First off, I invite you to read the review I wrote for The Comics Journal to the book in question, G-G-G Ghost Stories. That will add to the enjoyment of the following interview with the creator.
There are details in Brandon Lehmann‘s comics that will come back and reveal themselves upon another reading. Look closely and you’ll see, tucked away amid the backdrop of a mega-bookstore, copies of Brandon Lehmann’s new book, the recently released, G-G-G Ghost Stories, in the panels to his story, “The Werewolf Expert.” Another reading will reveal a copy of Henry Miller’s Tropic of Capicorn, in the hand of a child, a secondary player in this finely-crafted farce. The key idea here is the subject of creating such a thing as a “finely-crafted farce,” and why quality will win out in the end. Lehmann’s sense of humor is an absurdist and existential sensibility. Lehmann has been making comics for about fifteen years featuring observational and satirical work. In this new book, he focuses in on playful use of horror tropes. For this interview, we met at Seattle’s Smith Tower, a favorite haunt of erudite cartoonists and, of course, ghosts. We begin this conversation just as I sit down to join Brandon. I notice pot stickers have already been ordered. (We staged a bit of a humorous intro. You’ll see what I mean if you view the video.)
Hey, Brandon, well, I see you’ve started without me, as usual. Nice to run into you this way.
I just hang out up here in Smith Tower and read my own comics.
So, what have we here (picking up a copy of Brandon’s book). Is the proper pronunciation just as it reads, G-G-G Ghost Stories?
When I named it, I was hoping for some awkward interactions at the sales counter. “I’ll take, G-G-G Ghost Stories, please.”
That would be a Scooby-Doo influence, right?
Interesting that we’d find ourselves in Smith Tower since, as everyone knows, this place is haunted.
Yeah, we saw a couple of ghosts on the way in. I was like, “Ahhh, it’s a g-g-g ghost.”
I think of a lot of your work, like the “The Lfyt,” as being mini-masterpieces. Do you sometimes think in those terms, “I’m going to create something that’s so spot on that everything works perfectly.” Does that make sense to say that?
Yeah, I always feel that when you’re working on a book, especially, you can get into this mode where everything you do just works. And then, when you finish a book, I have this period where I just struggle and I can’t seem to draw anything. But when I’m making a book, I can set a schedule, everything works on the first try for some reason. If that makes sense.
It does make sense. I’m a certified cartoonist myself, as you know. Now, tell us about “The Werewolf Expert,” the longest work in the book.
There’s a trope in horror movies and TV shows where someone needs to seek an expert on the occult and it’s always someone who it doesn’t make sense would be an expert. Like, you’ll have this guy who works at the bowling alley as a mechanic and, for some reason, he’s a vampire expert. In “The Werewolf Expert,” someone consults a Barnes & Noble bookstore employee, and it’s the employee’s first day. And they shouldn’t know anything about werewolf lore but part of the B&N orientation training is that they teach all about werewolf lore. That employee knows a lot but eventually he consults his supervisor and she knows even more about werewolves to a ridiculous degree. So, it just keeps building on that premise.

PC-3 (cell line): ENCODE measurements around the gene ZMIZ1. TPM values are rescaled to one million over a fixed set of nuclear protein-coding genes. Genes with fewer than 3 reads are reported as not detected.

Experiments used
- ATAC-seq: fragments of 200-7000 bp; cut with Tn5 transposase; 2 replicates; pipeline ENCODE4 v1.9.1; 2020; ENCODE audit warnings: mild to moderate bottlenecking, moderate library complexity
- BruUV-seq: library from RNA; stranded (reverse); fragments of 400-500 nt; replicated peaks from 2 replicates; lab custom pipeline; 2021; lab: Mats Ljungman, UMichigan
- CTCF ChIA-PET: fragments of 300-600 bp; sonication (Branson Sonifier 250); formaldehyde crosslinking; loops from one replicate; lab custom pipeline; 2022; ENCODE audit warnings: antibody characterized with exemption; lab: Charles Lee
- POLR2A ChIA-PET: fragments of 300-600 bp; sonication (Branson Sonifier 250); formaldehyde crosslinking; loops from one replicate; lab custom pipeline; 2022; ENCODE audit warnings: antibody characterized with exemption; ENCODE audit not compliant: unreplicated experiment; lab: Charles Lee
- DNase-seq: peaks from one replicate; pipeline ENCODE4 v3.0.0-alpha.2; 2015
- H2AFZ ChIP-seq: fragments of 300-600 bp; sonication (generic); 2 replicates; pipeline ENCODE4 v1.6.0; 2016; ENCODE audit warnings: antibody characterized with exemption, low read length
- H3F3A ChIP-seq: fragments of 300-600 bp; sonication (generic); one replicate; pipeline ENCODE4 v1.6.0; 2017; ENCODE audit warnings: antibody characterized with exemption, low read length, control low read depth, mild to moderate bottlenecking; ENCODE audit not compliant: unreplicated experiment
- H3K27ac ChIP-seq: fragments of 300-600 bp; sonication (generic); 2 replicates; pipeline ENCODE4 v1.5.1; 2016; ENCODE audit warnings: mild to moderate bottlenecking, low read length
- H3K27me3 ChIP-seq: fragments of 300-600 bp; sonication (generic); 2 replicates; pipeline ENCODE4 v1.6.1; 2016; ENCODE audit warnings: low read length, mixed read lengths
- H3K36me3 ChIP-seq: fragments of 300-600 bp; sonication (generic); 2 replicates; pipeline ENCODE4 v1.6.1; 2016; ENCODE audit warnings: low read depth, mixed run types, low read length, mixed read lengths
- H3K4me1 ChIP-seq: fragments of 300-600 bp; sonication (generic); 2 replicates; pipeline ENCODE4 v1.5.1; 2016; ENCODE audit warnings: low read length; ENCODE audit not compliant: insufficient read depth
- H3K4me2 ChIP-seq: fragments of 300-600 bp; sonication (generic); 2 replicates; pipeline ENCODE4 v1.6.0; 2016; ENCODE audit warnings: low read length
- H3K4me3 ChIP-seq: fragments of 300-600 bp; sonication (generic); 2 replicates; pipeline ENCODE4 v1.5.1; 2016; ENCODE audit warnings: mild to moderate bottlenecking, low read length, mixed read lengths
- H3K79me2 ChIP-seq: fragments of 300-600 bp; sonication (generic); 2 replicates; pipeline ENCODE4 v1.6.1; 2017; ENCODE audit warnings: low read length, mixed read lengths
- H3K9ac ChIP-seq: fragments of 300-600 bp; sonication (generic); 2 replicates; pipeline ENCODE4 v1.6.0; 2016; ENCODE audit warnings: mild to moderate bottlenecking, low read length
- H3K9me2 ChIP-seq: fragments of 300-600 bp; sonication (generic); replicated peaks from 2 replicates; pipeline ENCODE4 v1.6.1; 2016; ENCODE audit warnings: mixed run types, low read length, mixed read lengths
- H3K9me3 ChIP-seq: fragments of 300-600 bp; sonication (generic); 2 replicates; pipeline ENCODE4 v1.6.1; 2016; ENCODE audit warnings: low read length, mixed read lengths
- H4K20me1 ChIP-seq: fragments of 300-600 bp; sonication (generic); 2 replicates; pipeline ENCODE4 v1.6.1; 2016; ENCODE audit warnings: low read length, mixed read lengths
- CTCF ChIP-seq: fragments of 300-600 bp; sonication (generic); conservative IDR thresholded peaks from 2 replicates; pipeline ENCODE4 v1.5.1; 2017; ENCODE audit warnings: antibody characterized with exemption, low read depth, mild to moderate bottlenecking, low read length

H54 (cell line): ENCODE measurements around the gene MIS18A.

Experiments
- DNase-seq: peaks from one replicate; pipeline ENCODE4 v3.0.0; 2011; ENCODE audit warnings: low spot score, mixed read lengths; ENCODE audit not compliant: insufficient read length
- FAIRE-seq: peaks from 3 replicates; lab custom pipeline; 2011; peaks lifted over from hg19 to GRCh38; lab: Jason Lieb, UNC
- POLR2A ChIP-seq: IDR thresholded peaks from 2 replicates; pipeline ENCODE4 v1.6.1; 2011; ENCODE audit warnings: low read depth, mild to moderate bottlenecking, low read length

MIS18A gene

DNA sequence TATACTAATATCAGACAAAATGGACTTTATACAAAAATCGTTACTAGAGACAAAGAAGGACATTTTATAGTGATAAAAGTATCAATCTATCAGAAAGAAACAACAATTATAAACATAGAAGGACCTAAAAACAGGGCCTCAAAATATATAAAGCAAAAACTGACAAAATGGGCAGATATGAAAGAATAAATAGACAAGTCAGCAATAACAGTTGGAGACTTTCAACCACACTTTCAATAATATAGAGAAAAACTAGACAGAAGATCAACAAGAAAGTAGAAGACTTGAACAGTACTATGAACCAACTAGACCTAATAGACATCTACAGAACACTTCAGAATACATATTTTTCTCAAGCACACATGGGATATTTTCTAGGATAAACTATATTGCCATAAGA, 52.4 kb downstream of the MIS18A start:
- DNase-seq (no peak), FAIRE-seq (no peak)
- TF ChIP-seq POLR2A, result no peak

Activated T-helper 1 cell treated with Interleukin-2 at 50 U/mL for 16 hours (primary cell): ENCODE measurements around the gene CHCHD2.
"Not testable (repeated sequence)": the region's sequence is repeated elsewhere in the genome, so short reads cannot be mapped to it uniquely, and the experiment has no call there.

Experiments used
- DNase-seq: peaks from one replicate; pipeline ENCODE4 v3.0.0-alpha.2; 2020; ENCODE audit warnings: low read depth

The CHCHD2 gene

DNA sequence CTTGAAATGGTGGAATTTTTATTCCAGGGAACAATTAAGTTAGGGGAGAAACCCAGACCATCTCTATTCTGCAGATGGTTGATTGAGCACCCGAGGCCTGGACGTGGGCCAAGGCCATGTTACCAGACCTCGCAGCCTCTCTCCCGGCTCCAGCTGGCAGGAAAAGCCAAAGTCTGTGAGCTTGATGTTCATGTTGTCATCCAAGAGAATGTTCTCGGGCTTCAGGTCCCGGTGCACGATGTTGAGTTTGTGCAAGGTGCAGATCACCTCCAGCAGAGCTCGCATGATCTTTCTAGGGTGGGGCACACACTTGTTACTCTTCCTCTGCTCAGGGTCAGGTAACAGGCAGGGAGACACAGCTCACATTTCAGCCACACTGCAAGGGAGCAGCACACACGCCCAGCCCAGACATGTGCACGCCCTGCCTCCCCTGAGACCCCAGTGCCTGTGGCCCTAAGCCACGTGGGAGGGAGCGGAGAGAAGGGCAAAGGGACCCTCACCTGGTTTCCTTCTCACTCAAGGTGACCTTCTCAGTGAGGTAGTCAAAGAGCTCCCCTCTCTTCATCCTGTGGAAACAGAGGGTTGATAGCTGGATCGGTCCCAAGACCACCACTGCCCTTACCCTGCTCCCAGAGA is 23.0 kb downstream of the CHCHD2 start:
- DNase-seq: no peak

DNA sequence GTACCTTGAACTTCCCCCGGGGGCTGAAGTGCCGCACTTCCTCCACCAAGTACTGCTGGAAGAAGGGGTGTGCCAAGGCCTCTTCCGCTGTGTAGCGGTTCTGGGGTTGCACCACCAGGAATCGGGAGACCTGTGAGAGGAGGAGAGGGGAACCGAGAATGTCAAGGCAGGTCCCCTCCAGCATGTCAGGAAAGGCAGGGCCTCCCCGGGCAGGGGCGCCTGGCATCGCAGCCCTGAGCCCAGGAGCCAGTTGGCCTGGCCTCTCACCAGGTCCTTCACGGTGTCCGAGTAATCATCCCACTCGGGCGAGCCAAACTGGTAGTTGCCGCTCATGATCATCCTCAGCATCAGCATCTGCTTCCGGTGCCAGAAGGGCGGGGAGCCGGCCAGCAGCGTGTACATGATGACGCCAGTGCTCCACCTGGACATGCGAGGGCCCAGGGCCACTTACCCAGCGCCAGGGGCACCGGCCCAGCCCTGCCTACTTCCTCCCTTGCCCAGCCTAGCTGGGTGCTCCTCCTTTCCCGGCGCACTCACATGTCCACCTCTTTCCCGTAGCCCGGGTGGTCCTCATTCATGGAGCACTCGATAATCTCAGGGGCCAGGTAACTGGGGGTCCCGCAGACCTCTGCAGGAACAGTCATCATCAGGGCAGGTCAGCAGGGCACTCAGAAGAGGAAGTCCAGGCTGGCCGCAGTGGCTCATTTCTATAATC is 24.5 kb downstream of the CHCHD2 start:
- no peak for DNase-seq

How would you describe your humor?
It’s absurdist and existentialist. There’s a lot of gags in the book that you can repeat with a similar premise. For the story we’re discussing, there’s a gag that I use a lot. The story is progressing from one point to another and then I’ll throw a wrench into it. And it will spin off in an insane degree. For instance, the bookstore customer seeking advice has a daughter named, Shawnda. He begins yelling at her, she’s off camera. Later, we see her and there’s more of this yelling. That sort of silly exchange is something I like to do in my work.
There’s a beauty to your work. The humor is consistent. The art is consistent. You must go through a slew of experimentation before you hit upon what works, what’s on point.
The whole concept of the book is classic ghost stories. So, that’s the anchor. We’re dealing here with stories everyone is familiar with in one form or another. The story, “The Lfyt,” we were just talking about, is based upon a popular ghost story about picking up a hitchhiker who turns out to be a ghost. Another good example is “The Viper,” another popular children’s ghost story. The tension builds as he keeps calling and announcing when he’ll arrive. In my story, it turns out that “The Viper” is a guy with a thick German accent, who is just an innocent window wiper.
I didn’t know about that children’s ghost story. The actual one, not your satire!
Yeah, it’s real. There’s also one entitled, “Okiku,” based on a popular Japanese ghost story about a woman who was murdered because she refused to become a samurai’s mistress. She had been thrown down a well and, each night, she appears to seek her revenge. That was actually the basis for the Ringu movies. There’s the books. It was also on stage, as kabuki theater. So, yeah, I gather up all these ghost stories and given them my own spin.
Well, I’m sure this will intrigue readers. Thanks so much for sharing this with us. Where is a good place to find your work?
One good place is my own site for Bad Publisher Books. You can also find me on my Instagram: @brandon.lehmann. And you can find it at various bookstores. In Seattle, there’s Fantagraphics Bookstore, Elliot Bay Bookstore and Push/Pull. Lots of places on the net, like Birdcage Bottom Books.
Thank you, Henry!